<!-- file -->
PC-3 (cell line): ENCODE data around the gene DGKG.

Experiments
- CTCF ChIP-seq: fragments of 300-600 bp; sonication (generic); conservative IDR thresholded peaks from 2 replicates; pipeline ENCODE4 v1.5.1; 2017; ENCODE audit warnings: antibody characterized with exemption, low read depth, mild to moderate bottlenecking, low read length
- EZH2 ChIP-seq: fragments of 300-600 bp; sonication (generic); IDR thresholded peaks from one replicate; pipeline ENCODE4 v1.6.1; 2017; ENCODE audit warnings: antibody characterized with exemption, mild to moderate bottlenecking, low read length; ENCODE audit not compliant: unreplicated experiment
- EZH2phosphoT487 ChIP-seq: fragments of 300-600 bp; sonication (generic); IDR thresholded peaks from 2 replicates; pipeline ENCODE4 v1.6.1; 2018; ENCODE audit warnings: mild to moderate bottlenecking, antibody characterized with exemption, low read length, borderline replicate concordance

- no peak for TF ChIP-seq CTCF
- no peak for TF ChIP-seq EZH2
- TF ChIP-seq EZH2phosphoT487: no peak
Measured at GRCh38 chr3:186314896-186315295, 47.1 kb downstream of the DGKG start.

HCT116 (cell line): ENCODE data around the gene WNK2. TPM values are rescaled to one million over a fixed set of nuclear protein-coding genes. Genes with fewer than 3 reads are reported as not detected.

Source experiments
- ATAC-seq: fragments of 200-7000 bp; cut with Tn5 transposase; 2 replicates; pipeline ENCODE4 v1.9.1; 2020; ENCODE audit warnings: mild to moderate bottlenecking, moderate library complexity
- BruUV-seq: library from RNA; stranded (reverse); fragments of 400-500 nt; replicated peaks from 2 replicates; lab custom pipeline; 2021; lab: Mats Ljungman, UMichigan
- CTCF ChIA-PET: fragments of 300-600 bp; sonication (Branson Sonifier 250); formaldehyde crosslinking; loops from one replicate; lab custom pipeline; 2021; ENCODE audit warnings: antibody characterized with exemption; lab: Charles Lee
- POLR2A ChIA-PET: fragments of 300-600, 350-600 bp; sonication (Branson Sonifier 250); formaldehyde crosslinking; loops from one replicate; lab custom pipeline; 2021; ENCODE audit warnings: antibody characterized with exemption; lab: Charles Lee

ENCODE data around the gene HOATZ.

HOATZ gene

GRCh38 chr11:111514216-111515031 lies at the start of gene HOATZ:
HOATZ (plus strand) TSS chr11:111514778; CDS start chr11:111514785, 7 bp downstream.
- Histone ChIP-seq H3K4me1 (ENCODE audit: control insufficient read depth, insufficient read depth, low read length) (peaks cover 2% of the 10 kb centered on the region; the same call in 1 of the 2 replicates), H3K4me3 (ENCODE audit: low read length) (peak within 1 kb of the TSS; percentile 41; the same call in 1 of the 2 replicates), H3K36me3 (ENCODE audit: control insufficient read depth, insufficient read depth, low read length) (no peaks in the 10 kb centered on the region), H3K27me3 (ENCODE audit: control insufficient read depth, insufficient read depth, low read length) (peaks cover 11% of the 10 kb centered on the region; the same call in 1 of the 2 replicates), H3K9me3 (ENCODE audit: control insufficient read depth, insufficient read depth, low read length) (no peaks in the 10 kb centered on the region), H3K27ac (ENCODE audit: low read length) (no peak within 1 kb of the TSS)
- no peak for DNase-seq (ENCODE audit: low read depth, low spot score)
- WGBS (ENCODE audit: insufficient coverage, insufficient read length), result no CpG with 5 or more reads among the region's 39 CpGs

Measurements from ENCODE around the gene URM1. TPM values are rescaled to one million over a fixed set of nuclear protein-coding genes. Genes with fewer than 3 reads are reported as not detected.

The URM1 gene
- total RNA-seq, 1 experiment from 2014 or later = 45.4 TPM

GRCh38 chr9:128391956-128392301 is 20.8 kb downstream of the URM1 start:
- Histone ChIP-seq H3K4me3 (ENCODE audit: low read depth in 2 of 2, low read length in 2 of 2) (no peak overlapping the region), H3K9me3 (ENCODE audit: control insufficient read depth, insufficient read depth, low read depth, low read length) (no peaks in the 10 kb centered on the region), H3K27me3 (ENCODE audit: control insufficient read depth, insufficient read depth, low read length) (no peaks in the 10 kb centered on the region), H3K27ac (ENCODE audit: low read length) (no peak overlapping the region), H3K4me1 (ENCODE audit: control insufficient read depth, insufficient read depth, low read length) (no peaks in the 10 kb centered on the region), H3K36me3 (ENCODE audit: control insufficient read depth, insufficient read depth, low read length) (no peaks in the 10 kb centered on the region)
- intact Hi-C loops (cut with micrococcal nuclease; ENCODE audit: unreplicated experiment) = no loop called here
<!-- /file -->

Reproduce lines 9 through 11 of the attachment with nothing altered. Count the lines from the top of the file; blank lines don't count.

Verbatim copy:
Measured at GRCh38 chr3:186314896-186315295, 47.1 kb downstream of the DGKG start.

HCT116 (cell line): ENCODE data around the gene WNK2. TPM values are rescaled to one million over a fixed set of nuclear protein-coding genes. Genes with fewer than 3 reads are reported as not detected.

Source experiments